Diagnosing Lupus

There wasn’t a defining moment or even chapter in my life pointing to when Lupus invaded my body.  The pain began at age six. I quickly learned how to fake well. Overall ignoring the pain. It was mentioned off and on through the years to my pediatrician. No one was persistent with any of my symptoms or complaints. My first severe flare up was at nine years old. I had back to back ‘viruses’ blamed for every intense symptom. I was put on homebound, unable to go to school. The older I got the sicker I got. The more intense the pain. The more symptoms appeared.

I longed for a diagnosis. For someone to take me seriously. I was told countless times I was too young to be in so much pain, too young for a chronic illness. The first rheumatologist I saw did no testing, yet placed me on a medication. At first, I was relieved and full of hope. That is until I began having an allergic reaction. The doctor insisted on increasing the medication. I began having psycho seizures and stopped taking the medication. I saw a few other rheumatologists. Everyone eagerly promises to get to the bottom of my case at the first appointment then quickly becomes discouraged telling me they are clueless or there is nothing wrong with me.

One day I was discussing my frustrations with my cousin. She asked me if I had been tested for Lupus. I had no clue what Lupus was, but I had not been tested for it. She advised I check out the Lupus Foundation of America. Which of course, I did that evening and I was in awe. This illness was a perfect fit. It described every wacky symptom I had. From that point forward I did research on Lupus and spoke with the foundation several times learning as much as possible.

My symptoms mirror a perfect textbook case. In the beginning of my case, I believe due to my age, my labs were not always positive. I have had some of the top doctors on my case all of who believe firmly I have Lupus, but the way my body functions is different from most people. I am not normal by any standards.  After a long battle, I got my diagnosis. As soon as I received it I asked for it in writing. I switched doctors due to going away to school then switched again due to getting to sick and coming home. I had a doctor take me off all my medication including Plaquenil. The doctor told me I just had Fibromyalgia. He sent me to a Fibro doctor claiming she was the best in the field and she would agree with him. Well, that backfired for him. She told me I was a Lupus patient and needed a better doctor. She quickly got me into the team of doctors I am with now.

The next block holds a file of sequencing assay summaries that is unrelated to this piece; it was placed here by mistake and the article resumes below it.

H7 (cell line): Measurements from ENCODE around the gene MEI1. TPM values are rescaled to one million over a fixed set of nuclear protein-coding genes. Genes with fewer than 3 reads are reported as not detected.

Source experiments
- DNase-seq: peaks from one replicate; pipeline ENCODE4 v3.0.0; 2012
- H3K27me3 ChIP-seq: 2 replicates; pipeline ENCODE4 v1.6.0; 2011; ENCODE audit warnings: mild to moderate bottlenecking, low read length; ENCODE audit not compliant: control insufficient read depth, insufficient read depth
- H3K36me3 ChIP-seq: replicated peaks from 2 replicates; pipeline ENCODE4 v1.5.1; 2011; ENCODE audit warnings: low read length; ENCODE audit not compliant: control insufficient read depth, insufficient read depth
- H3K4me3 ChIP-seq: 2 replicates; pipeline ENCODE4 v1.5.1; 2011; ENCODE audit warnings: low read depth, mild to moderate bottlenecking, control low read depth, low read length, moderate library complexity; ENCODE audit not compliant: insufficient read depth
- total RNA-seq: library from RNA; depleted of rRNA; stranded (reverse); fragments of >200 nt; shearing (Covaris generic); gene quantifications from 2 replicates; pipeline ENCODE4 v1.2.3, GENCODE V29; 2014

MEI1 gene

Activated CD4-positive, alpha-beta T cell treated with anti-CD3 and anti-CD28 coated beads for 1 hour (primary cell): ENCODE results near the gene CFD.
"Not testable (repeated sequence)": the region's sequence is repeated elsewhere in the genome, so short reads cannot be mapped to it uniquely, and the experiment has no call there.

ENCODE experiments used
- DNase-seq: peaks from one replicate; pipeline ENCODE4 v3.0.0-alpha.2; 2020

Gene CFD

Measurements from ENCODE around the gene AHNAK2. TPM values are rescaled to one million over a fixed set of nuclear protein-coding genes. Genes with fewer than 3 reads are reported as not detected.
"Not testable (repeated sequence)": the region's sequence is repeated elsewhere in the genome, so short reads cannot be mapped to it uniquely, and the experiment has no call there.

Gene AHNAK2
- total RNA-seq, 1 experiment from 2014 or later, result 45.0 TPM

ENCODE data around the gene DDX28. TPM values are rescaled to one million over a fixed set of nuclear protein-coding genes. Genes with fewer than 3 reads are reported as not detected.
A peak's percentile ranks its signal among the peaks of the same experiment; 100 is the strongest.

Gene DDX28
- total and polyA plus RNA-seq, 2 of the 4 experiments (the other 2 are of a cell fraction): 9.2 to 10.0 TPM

I switched doctors due to going away to school then switched again due to getting to sick and coming home. I had a doctor take me off all my medication including Plaquenil. The doctor told me I just had Fibromyalgia. He sent me to a Fibro doctor claiming she was the best in the field and she would agree with him. Well, that backfired for him. She told me I was a Lupus patient and needed a better doctor. She quickly got me into the team of doctors I am with now. Though, we frequently become frustrated still with my case and have different options I love my team of doctors. Having good doctors is a true treasure. Knowing that they will listen, are trustworthy, and will try to help makes things slightly less stressful.

I came home a few weeks early from college my first semester with the plan of getting things under control and then going away again the following semester. I found out I had severe double pyelonephritis (kidney infection). It lasted a little over four months. My body has not been the same since the infection.

I thought knowing the name to the monster reeking havoc in my body would be my big break though, the end of my major struggles. I thought I would get my life back.

It is also a battle keeping a diagnosis. Medication makes labs look pretty than the doctor begins to overthink.It seems when blood tests are postive they are never positive enough. When additional test records something alarming it is brushed off to the side. It feels like a game. One I don’t want to play. My symptoms equal the classic Lupus textbook case, but my labs do not always reflect this.